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|Title:||Fruits From the Tree of Sustainability. Value Creation in Green Strategic Partnerships|
|Abstract:||The importance of the environmental agenda has been rising exponentially in recent years. Firms face mounting pressure from multiple stakeholder groups to respond to environmental concerns. In a quest for ‘greener’ businesses, many companies increasingly rely on inter-firm strategic partnerships. Despite growing popularity among practitioners, green partnerships still remain a poorly understood phenomenon. The questions of how value is created in green partnerships, what factors drive their performance and what short-term and long-term implications of green partnerships are, still wait to be explored. In this dissertation, the topic of value creation in green strategic partnerships is analyzed in a two-step project. Study 1 examines the financial outcomes of inter-firm green strategies by exploring variations in stock market valuation of green strategic partnerships across multiple industries and functional domains. Study 2 focuses on the innovation-related outcomes by examining firm green patenting activities in the context of inter-firm networks in the chemical industry. Three complementary theoretical perspectives are utilized: corporate social responsibility (CSR) literature, organizational capabilities and social networks analysis. Data is collected based on extensive archival search of multiple sources. The major insight from this dissertation is that green strategic partnerships can be instrumental in unlocking value creation potential of a firm, but this phenomenon does not always happen and not for every firm. Financial implications of green partnerships vary depending on the functional domain of a partnership, a history of a firm’s environmental performance and the environmental profile of the industry. Green technology partnerships indeed enhance firm green innovation, as reflected in a greater number of successful green patent applications, but they do so at the level of firm networks, not at the level of the industry network. The properties of knowledge resources such as breadth of knowledge pool, knowledge compatibility, and knowledge specificity (green versus non-green), accumulated in a firm network do affect firm propensity to achieve green innovation. The structural properties of networks influence firm green innovation only at the firm network level. More specifically firm network density is positively related to firm green innovation. At the industry network level, however, none of the explored structural properties such as global network reach, global network clustering, and global network transitivity, have any impact on firm green innovation.|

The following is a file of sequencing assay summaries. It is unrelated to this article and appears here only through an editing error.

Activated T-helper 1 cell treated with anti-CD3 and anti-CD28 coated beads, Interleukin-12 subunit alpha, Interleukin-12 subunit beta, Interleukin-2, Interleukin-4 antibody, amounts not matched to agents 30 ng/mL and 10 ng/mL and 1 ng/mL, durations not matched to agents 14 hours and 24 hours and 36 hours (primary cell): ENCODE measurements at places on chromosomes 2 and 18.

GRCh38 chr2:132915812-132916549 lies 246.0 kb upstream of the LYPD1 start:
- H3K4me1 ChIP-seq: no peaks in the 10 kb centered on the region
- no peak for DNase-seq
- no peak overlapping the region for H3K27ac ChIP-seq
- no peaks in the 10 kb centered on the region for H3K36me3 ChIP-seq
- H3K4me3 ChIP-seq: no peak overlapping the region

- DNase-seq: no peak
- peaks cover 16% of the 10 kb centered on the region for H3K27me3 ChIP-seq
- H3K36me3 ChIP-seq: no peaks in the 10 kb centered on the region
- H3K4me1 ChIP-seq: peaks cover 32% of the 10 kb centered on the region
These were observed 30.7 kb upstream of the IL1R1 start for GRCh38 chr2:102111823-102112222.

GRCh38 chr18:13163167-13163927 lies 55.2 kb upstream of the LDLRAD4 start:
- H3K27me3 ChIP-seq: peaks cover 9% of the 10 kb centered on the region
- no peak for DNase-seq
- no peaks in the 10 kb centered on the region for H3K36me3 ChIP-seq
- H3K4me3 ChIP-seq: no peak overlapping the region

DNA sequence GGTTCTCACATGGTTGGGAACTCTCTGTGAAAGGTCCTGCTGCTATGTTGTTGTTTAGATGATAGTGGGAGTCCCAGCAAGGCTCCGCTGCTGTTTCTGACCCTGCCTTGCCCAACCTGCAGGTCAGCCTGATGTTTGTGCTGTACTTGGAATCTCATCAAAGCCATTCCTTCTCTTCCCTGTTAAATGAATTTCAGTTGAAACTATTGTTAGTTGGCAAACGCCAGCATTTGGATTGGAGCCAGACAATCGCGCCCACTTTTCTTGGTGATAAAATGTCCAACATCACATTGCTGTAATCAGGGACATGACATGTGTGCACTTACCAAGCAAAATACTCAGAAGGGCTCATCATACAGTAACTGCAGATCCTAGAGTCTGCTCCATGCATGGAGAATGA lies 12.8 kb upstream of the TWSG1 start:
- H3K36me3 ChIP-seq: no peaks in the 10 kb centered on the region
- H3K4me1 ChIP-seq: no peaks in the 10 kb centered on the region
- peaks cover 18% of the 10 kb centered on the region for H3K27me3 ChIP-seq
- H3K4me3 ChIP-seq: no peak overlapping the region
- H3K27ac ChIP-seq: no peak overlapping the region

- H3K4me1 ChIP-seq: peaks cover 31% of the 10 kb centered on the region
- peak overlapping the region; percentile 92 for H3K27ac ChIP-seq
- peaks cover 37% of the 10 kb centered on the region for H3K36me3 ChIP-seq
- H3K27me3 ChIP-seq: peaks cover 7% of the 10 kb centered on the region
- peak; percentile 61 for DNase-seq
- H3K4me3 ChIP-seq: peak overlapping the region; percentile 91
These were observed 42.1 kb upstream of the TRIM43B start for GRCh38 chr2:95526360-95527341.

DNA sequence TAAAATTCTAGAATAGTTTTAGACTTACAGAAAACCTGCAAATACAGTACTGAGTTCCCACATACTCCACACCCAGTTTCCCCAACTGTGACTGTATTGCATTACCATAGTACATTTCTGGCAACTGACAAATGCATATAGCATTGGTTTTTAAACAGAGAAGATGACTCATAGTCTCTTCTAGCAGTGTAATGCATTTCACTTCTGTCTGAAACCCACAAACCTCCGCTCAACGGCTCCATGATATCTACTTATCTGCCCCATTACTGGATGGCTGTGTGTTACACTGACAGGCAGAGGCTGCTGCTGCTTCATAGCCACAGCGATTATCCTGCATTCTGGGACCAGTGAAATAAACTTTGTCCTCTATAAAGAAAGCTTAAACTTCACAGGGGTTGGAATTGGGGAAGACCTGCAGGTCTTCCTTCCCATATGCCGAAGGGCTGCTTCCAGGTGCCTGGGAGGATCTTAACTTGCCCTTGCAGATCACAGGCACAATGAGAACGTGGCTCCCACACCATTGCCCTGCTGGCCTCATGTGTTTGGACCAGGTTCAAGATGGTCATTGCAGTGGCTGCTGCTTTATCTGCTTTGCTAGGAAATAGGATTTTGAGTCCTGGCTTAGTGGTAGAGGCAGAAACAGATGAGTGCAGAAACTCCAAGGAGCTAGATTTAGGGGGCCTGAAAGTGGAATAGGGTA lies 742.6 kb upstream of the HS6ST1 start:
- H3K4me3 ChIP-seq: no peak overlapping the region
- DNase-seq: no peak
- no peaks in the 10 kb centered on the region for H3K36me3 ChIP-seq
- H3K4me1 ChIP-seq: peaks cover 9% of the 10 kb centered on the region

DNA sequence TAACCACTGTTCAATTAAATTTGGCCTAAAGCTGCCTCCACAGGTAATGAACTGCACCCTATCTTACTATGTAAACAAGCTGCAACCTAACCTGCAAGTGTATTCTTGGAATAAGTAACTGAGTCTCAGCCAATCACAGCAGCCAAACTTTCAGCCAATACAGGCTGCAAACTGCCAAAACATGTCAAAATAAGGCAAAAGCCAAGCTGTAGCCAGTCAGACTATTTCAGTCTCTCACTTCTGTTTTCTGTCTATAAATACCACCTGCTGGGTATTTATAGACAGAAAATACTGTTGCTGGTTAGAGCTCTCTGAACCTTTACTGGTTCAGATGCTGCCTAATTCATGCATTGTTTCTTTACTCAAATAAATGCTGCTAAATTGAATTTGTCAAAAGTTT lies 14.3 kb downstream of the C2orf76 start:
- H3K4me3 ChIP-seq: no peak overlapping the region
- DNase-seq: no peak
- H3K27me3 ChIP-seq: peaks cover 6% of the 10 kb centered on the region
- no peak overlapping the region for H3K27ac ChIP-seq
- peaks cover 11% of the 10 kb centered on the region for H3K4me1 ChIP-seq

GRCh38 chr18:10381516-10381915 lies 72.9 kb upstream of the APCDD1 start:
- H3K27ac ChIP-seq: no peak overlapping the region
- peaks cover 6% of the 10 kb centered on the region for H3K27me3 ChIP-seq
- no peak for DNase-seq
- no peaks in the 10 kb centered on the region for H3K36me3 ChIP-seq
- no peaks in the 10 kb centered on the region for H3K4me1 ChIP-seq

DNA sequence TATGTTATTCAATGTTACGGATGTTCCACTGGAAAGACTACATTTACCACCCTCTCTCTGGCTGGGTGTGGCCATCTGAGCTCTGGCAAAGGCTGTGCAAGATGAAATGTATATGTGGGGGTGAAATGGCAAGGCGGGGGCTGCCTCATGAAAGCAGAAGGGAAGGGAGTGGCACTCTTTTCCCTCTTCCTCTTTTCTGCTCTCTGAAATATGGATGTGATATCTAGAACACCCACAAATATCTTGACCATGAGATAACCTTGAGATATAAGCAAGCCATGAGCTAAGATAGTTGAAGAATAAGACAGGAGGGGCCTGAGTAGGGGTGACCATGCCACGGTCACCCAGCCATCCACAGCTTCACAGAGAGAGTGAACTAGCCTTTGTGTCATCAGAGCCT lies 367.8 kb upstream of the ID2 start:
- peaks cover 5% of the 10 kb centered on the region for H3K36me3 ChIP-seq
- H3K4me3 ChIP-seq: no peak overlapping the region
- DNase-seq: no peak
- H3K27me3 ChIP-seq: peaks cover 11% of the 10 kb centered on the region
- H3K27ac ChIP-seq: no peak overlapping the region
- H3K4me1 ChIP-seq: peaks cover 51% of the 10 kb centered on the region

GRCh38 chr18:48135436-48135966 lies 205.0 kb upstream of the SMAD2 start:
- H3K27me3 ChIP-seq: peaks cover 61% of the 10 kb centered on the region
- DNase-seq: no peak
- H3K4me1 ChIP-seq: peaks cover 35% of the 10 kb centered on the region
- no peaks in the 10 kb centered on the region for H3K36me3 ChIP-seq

|Appears in Collections:||Open Access Dissertations and Theses|
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